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Legend backs Warner for India, Ashes tours

Former Australian captain Mark Taylor has hit back at suggestions that David Warner needed to score a drought-breaking century to cement his spot on upcoming tours of India and England.

Warner faced immense pressure coming into his 100th career Test match and responded in style, scoring his first century in 1089 days before retiring hurt on 200 not out late on day two against South Africa.

The courageous knock comes amid mass speculation surrounding the 36-year-old’s future in Australia’s Test side.

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Warner averages just 32.78 in 44 away Tests, well below his average of 59.63 at home, prompting many to believe he’d announce his retirement prior to the tough tours of India and England next year.

However, following Warner’s breakthrough century, Taylor suggests that the veteran left-hander was still better than most of the candidates attempting to take his spot in Australia’s Test side.

“I thought that (Warner should be picked for India and England) even before this innings,” he told Wide World of Sports.

“You’ve got to make sure that you’ve got someone who is a better player (than Warner), and I’m not sure they’ve got someone at this stage.

“David’s form has been waning, but is (Marcus) Harris or (Matthew) Renshaw going to better option than David Warner? I think David’s shown today that not at the moment.

“The question for David now is with India coming up and then the Ashes, what does he actually want to do? He’s got the ball right back in his court now, which is where you want it at the end of your career.

“How far does he want to keep going? He’s already mentioned that this is probably going to be his last full year of international cricket.”

Taylor’s sentiments were echoed by Warner’s teammate Steve Smith, who shared a 239-run partnership for the third wicket with the opener.

“He’s obviously doing pretty well and played exceptionally well today,” he said.

“He’s fit and I don’t see any reason why he can’t continue playing. He was certainly seeing the ball well today, so fingers crossed he can keep playing well.

“He can play for as long as he likes.”

Taylor described Warner’s knock as a “real pugnacious, tough” innings, and praised the opener for his attacking intent when coming out to bat late on day one.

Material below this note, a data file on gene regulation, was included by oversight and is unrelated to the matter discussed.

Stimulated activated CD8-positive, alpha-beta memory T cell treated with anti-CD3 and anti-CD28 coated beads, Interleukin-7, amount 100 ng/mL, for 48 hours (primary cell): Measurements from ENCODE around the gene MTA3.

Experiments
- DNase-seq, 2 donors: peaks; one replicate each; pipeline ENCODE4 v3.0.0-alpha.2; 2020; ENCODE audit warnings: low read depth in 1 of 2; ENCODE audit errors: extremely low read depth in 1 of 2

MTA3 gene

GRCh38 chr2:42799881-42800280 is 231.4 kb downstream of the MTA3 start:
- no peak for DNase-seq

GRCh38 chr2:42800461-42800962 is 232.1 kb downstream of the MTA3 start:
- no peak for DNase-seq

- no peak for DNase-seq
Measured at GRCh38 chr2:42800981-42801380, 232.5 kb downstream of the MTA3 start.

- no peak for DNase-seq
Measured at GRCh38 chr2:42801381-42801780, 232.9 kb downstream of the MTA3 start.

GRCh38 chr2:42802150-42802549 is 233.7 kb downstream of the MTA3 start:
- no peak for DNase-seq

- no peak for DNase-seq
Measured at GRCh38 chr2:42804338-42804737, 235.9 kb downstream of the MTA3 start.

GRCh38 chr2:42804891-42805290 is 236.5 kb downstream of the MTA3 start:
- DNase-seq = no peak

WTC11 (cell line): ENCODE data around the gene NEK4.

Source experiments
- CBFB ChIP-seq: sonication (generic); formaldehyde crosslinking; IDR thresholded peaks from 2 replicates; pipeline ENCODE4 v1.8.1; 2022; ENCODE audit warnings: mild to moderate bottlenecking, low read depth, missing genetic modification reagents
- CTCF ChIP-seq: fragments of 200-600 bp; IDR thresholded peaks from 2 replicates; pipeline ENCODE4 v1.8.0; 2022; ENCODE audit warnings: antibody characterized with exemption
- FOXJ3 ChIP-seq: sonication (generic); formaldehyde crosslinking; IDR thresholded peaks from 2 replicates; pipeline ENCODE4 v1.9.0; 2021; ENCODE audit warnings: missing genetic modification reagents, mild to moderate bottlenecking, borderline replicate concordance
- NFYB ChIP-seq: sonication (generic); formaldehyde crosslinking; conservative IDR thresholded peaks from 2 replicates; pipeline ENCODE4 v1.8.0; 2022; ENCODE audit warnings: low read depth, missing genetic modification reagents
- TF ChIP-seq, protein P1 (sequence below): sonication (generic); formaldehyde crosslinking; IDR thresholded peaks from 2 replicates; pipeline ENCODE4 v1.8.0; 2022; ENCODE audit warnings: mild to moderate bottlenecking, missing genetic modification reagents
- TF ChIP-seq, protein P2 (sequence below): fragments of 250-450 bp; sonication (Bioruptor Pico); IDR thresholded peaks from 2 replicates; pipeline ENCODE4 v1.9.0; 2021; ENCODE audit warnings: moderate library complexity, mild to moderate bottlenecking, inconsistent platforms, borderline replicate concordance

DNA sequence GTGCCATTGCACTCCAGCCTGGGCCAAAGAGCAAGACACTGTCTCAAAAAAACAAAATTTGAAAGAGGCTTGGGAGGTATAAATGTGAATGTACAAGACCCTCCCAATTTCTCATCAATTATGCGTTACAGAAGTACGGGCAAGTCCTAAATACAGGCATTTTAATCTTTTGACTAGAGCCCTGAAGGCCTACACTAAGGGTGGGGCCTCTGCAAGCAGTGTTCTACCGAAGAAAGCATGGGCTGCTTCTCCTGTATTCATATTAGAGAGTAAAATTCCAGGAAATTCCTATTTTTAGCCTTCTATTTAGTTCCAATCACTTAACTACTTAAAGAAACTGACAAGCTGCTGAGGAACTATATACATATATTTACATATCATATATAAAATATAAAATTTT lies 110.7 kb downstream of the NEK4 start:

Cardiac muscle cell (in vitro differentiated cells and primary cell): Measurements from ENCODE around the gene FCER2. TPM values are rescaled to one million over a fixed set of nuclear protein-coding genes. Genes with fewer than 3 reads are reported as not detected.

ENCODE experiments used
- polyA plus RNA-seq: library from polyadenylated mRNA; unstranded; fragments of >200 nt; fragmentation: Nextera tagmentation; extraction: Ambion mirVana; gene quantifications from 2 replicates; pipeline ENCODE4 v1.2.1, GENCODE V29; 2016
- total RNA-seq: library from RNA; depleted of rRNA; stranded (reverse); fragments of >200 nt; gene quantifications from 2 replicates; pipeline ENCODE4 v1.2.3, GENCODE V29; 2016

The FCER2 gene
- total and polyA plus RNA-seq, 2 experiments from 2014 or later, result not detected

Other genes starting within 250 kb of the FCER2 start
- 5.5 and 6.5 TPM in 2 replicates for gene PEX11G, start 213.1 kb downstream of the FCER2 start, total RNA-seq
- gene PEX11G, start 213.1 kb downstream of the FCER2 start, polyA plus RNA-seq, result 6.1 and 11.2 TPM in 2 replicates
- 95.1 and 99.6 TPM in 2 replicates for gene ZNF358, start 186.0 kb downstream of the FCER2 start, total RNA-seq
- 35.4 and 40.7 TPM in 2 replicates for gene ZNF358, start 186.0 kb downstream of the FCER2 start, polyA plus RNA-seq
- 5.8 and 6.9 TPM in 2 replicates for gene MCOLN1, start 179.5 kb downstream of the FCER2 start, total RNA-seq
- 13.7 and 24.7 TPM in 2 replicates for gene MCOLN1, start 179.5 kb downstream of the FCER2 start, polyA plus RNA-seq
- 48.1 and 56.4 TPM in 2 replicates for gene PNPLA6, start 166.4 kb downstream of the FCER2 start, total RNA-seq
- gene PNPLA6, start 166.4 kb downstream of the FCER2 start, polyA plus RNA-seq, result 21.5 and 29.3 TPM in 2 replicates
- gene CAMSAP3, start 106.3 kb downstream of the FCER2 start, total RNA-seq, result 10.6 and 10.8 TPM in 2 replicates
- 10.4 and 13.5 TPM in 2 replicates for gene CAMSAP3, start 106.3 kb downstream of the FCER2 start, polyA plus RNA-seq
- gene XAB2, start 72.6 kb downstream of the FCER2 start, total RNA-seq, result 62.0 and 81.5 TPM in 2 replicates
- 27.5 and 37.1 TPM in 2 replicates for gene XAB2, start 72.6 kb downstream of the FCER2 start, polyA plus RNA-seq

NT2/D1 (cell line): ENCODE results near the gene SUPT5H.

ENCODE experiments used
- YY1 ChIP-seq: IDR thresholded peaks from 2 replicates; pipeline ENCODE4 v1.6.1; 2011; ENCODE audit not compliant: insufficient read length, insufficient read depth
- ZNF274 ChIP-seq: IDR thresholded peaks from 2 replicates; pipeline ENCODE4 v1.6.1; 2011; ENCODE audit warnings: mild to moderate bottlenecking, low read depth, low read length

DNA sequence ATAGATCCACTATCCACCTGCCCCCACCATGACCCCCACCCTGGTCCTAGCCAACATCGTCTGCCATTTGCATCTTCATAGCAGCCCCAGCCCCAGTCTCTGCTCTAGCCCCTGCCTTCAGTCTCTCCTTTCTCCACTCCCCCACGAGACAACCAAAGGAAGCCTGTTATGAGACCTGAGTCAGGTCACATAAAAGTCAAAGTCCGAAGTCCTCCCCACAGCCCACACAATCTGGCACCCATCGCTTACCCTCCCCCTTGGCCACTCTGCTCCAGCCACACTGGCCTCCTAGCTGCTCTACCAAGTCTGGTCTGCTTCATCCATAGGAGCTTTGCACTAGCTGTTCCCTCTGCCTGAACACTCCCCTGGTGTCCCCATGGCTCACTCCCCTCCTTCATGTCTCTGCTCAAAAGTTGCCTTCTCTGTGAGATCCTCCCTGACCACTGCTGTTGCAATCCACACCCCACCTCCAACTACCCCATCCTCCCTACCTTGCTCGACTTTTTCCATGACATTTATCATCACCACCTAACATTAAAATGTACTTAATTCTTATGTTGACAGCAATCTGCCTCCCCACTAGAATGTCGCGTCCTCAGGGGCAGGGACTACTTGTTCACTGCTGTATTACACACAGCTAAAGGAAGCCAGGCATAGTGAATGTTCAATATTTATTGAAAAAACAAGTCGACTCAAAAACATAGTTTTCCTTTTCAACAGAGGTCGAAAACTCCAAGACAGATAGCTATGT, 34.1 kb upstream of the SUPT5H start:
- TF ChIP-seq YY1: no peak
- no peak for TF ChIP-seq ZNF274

Warner breaks three-year century drought

“That was pivotal last night the way he came out,” he said.

“I think that’s the way David’s always been, when he gets in a corner, he comes out swinging.

“In recent games, he probably hasn’t been as aggressive as he normally is, and he mentioned that in the presser leading into this Test.

“He wanted to get back to the old David Warner, when someone attacks me, I’ll attack them, and that’s what he did and did really well.”

The signs were also evident to Smith when Warner ended day one unbeaten on 32.

“Most of us are that way. If we’re looking to score, we usually defend and leave pretty well,” he said.

“I think when you’re being a bit negative and trying to defend, you can actually get yourself in more trouble and you’re not going to score the runs as well.

“It’s the objective of our game as batters to score runs and for him (Warner) if he’s being positive and his feet are moving sharply, that’s when he beats his best.

“He looked pretty good last night. The energy he had at the crease was on from ball one which, having played with Davey for a long time, I could see those things and it didn’t surprise me that he was 30-odd not out at the close and was going to make a big one from what I saw last night.”

Despite finishing day two unbeaten on 200, Warner did not have it all his own way, having to contend with a fearsome display of fast bowling from South Africa’s Anrich Nortje in the middle session.

Exhausted Warner retires hurt

The right-arm quick consistently clocked over 150 km/h, sending a number of balls whizzing past Warner’s helmet as the Aussie opener ducked and weaved, and Taylor credited him for sticking tough throughout that period.

“He went up and down the gears really well,” he said.

“He got through those tough periods where he was able to keep his wicket in check, and then when he thought he could attack, he did it in typical Warner fashion.

“He got into the 90s and Nortje came back on and he was prepared to actually go down the gears and take his time and get through that really tough period. Then when he got to the 100 he really started attacking, so it was a brilliant innings.”

Despite retiring hurt due to cramping and exhaustion, Warner is expected to return to the crease on day three when Australia loses its next wicket.

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